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Puppy antics

coyote pups
Living in the canyon that we do, it is not unusual to look up and see a paraglider overhead on a summer evening.

Loki is terrified of paragliders.

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Good Girls don’t read

reluctant fight
I’ve been thinking about young literary heroines. The ones I remember are, if not tomboys, then at least misfits. Anne of Green Gables was our protagonist, not the respectable Diana. Lucy showed us Narnia, not her sensible sister Susan. The Little House series showed us Laura, with her loud mouth and her inability to sit still, not her pretty and quiet older sister Mary. Angsty Jo was our March sister in Little Women, not the responsible Meg. Pride and Prejudice gave us the hot-headed Elizabeth, not the gentle Jane.

Is this simply the selection I choose to remember, because I prefer the misfits? Or are the models of girls and young women in literature really always so far beyond society’s “norms”? Maybe every girl sees herself as a misfit, making these characters simply more relatable, and if the stories followed the “good” girl, we’d still be reading about a self-described misfit in contrast to the perfect Anne or Jo, because there is no truth in the myth of the Good Girl. Perhaps the mental quirks that lead the author to write simply make it difficult for them to write the story of the Good ones convincingly. Or maybe Good Girls just don’t read, and they aren’t the target audience.

I realize that Jo March and Laura Ingalls are fictionalized versions of the authors themselves. And I’m not interested in exploring C.S. Lewis’s messed up judgements of women. I include these three stories because they are fiction and they have endured, so I see them just as valid in the discussion of misfit heroine v. Good Girl foil as any of the others.

In many situations, stories flow more naturally out of the social misfit, because they are more likely to get themselves in trouble, and more likely to dig themselves in deeper once they do. But Narnia would have been perhaps even more interesting from Susan’s sensible and skeptical viewpoint rather than seeing it through Lucy’s naive and wonder-seeking wide eyes. And Diana’s story about her melodramatic friend Anne, whose obsession with Diana was downright creepy and who nearly poisoned her that one time, would have been fabulous. Even the Good Girls, though we usually see them idealized through jealous eyes, have their own flaws and foibles that would make them admirable heroines.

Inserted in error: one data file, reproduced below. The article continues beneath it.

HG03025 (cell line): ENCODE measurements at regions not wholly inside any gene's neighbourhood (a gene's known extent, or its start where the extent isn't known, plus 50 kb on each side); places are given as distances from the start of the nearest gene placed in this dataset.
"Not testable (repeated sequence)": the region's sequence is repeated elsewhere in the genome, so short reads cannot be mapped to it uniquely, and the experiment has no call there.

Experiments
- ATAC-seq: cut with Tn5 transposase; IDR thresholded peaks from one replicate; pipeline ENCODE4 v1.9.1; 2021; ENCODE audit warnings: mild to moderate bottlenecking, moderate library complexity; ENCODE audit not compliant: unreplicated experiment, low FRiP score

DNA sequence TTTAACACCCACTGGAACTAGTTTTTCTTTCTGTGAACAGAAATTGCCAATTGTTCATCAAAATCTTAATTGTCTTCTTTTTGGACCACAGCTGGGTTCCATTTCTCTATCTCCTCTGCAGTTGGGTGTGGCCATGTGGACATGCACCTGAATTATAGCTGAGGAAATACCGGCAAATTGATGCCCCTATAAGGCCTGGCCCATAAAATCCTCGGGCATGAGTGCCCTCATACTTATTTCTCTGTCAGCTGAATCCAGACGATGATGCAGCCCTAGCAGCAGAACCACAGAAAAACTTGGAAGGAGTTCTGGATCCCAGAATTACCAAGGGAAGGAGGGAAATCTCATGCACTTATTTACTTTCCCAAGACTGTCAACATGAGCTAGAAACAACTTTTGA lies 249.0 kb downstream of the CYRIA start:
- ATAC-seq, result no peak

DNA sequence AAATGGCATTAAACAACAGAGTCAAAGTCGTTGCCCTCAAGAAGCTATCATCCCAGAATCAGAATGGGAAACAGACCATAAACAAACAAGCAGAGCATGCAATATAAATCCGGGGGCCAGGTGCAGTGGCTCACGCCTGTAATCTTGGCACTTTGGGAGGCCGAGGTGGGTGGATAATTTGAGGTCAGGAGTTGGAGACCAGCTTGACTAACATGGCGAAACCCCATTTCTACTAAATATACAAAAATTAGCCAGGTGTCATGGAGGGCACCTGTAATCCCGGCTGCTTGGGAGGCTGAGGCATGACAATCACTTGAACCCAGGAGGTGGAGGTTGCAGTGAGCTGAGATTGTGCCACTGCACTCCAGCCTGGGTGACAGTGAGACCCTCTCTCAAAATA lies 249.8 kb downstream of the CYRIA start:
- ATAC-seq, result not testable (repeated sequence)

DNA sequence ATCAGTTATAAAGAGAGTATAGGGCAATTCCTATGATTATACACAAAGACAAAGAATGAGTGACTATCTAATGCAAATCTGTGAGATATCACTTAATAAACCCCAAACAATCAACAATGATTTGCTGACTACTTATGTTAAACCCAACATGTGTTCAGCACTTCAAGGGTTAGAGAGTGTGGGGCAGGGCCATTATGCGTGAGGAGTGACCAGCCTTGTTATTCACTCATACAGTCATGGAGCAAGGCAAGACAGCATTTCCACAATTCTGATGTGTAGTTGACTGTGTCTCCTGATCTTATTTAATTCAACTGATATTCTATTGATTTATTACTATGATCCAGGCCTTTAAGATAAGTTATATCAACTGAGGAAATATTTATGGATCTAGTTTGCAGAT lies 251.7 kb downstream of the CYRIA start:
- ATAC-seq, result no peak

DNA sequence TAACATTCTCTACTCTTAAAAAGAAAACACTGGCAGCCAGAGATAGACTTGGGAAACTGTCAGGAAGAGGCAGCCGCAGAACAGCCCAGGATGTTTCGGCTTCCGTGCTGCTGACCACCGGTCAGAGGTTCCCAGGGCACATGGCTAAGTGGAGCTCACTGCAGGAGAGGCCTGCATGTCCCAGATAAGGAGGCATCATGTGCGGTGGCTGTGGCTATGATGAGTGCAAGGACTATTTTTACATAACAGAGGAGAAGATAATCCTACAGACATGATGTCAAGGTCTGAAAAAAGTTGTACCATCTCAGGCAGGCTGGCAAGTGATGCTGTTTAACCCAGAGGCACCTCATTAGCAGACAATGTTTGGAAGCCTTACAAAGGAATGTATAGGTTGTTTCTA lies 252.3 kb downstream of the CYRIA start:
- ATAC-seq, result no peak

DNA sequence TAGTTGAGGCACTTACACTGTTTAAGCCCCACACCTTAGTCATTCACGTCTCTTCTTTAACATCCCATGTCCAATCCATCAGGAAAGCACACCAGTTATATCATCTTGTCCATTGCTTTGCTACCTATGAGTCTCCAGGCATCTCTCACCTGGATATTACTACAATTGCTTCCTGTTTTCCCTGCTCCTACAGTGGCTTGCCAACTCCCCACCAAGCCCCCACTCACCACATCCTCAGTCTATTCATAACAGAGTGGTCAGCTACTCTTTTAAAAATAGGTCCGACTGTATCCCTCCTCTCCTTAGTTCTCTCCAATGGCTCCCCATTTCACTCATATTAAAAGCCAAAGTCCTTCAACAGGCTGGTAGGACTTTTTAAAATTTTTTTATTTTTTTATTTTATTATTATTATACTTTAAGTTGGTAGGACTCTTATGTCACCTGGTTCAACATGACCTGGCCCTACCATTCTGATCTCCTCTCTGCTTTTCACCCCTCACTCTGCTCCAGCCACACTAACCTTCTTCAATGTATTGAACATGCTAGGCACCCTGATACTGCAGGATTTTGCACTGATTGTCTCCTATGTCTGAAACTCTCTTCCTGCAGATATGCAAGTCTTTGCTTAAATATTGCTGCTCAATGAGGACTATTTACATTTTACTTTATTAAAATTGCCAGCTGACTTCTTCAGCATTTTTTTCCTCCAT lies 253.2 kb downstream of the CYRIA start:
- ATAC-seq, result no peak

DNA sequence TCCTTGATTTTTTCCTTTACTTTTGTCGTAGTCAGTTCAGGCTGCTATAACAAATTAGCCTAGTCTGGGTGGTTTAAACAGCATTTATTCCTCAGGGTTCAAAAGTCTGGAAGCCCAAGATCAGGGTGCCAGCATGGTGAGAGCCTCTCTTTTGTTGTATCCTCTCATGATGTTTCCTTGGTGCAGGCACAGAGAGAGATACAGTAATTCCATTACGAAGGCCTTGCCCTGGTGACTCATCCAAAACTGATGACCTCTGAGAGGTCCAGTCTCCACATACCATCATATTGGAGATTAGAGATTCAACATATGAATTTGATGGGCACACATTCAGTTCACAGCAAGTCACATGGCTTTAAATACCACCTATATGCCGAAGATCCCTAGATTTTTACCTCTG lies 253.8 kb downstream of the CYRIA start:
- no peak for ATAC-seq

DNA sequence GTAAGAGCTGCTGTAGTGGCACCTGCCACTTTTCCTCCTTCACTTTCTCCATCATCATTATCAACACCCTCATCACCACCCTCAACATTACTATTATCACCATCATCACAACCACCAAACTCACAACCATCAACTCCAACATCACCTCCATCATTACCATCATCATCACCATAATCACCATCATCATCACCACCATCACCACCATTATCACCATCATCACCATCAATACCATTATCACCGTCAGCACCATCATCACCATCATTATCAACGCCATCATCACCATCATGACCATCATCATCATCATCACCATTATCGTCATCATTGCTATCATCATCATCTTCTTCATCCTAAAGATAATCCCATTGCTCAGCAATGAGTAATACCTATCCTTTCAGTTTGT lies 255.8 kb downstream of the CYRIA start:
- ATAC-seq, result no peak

What examples are there of the Good Girl heroine? The best example I can think of is Jane Austin’s Emma. Emma is a narcissistic, meddling twat, but she is a Good Girl in her social circle, and her story still manages to develop naturally out of her own flaws. I’m not even sure that Sansa Stark, from George R.R. Martin’s A Song of Ice and Fire, fits in here. She is first introduced as a foil for the troublesome Arya, and only becomes interesting in her own right after her charmed life falls apart in a way she had no control over.

Am I missing a huge chunk of literature that simply never interested me, here? I’m no fan of traditional gender roles and stereotypes, but I’m still saddened by the idea that books of my formative years may have been telling me that if I want to be the heroine, I couldn’t have also been the Good Girl if I wanted to. I didn't read nearly as many stories about boys growing up, so I can't say if this pattern holds true there, too.

rainy day tech woes

cheer up emo kid
Plugging the power cord for John's Toshiba laptop into my Dell laptop would be bad. Right?

And what did you have for dinner?

wonder, childlike empress
Tonight, I learned how to roast a chicken. Served it with some asparagus sauteed in olive oil, and the grandparents and I thoroughly enjoyed it.

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There's a newness to her

wonder, childlike empress
Outside, the world is covered in a blanket of new snow. Everything is made clean.

After reading through everyone else's year-in-review meme, collecting opening sentences from the first entries of each month, I went back to check my own. Suffice it to say, I think I whine too much, and I will not be subjecting you all those old moanings again.

I have a new home, a new job, and a new car. I'm making new friends, and I'm learning new things. I've stepped into a new life, essentially. As part of embracing that life, I'm going to try to cut out the attention-seeking complaints around here. Yes, it's my LJ and I can cry if I want to, but it's time for something new.